Dr Dirk Sieger, from the University of Edinburgh, is one of our scientists already looking into this extraordinary setting. He and his team have started to unpick what goes on between the brain tumour and immune cells when a tumour first starts to develop, revealing that the immune system in the brain isn’t as quiet as once thought.
“There are many different cell types within the brain tumour microenvironment; it’s a very complex mix of immune cells,” says Sieger.
Our immune system forms an intricate network of cells and signals that’s organised into two main cellular convoys. The first convoy (called the innate immune system) launches the initial response to danger, such as bacteria or viruses. While they keep the threat under control, the second convoy of cells (the adaptive immune system) has time to work out the exact nature of the attack and decide the best plan to neutralise the threat once and for all.
Scientists know that the diseased brain is home to cells from both convoys, but Sieger’s lab tests suggest they act differently compared to other places in the body.
“We know more about some immune cells in the brain than others,” says Sieger, who focuses on a type of immune cell called microglia, which are unique to the brain.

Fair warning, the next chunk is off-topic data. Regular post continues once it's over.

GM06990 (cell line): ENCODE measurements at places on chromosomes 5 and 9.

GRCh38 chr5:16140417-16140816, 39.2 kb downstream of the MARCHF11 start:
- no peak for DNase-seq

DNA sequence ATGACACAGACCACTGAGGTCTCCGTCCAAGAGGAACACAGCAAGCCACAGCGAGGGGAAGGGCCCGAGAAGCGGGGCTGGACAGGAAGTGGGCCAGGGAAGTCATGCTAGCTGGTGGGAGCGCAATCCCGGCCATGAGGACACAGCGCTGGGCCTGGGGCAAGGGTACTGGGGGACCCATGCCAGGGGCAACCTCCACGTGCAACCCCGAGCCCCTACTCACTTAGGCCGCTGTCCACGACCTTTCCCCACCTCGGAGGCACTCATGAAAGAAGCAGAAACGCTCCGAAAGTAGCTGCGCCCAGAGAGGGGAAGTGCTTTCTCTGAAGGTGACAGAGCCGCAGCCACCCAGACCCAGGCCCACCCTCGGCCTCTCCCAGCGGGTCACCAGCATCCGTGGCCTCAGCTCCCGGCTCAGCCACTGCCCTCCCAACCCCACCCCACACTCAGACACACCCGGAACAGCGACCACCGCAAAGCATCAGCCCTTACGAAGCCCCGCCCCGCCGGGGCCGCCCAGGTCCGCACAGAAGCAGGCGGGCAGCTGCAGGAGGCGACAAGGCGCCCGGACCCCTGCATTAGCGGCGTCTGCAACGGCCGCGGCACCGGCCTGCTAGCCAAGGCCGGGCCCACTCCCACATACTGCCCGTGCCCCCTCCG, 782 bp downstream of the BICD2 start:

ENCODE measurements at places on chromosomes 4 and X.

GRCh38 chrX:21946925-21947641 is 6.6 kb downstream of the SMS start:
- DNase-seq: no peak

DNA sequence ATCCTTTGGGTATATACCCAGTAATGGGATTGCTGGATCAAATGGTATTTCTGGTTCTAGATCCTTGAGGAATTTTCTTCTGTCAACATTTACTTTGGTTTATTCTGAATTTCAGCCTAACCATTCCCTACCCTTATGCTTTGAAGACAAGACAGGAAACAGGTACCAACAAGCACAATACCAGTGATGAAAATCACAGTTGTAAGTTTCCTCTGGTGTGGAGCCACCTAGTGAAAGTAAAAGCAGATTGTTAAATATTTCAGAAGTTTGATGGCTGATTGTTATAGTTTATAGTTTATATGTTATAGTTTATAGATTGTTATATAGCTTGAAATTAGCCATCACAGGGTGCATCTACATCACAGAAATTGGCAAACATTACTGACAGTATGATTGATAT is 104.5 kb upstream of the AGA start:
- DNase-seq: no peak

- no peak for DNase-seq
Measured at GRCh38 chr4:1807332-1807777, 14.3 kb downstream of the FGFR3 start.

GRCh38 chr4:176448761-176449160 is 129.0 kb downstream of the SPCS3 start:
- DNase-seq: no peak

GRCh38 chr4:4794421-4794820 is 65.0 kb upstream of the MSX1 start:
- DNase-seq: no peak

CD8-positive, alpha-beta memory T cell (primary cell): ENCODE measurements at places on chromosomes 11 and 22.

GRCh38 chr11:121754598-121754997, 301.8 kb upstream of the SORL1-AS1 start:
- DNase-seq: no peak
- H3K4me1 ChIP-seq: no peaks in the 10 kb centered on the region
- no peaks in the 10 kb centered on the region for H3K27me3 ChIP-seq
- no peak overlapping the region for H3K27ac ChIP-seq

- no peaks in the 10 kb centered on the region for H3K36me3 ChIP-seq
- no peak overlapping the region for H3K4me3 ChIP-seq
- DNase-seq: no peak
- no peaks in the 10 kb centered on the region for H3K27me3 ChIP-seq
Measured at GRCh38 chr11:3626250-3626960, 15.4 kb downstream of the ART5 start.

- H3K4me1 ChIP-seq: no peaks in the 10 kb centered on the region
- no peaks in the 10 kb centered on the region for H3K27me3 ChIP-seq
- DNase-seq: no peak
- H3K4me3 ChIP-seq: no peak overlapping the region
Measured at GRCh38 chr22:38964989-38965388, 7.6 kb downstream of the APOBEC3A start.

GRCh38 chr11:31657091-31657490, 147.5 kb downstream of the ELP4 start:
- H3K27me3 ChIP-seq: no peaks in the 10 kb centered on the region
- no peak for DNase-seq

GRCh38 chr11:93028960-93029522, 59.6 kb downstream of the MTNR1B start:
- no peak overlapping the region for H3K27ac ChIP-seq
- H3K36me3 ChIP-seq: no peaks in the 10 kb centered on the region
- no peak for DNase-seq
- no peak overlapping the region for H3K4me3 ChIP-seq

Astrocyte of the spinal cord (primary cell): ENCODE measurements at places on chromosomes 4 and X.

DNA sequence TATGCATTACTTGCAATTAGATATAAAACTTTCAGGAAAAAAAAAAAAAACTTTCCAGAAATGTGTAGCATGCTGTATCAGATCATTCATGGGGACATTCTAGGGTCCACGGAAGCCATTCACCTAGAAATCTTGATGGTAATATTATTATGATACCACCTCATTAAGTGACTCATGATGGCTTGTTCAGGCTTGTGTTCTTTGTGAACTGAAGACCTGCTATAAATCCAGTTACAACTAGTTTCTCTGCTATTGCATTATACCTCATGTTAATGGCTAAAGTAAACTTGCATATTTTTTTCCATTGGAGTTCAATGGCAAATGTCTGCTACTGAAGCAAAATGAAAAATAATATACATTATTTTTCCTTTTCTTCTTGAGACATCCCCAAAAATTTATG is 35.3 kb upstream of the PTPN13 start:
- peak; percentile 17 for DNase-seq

The first responders to brain tumours
Microglia are the first immune cells to interact with potentially cancerous brain cells, when they first undergo changes that could push them towards becoming tumour cells.
“In my studies we see microglia wrapping themselves around these changing cells and hugging them,” says Sieger. “We never usually see this reaction between this immune cell and healthy brain cells.”
Despite the microglia reacting to the changing cells, they don’t launch an attack.
“We’ve identified signals from more developed tumours that seem to attract these immune cells and influence them,” says Sieger. “The tumour manipulates them to help it grow.”
The details of this initial interaction are still unclear. The team now need to find out exactly how the brain tumour cells convince the microglia to keep quiet.
Tumours stop immune cell action
T cells are also in the immune cell community found in the brain. They’re in the second convoy of cells and are broadly divided into two teams.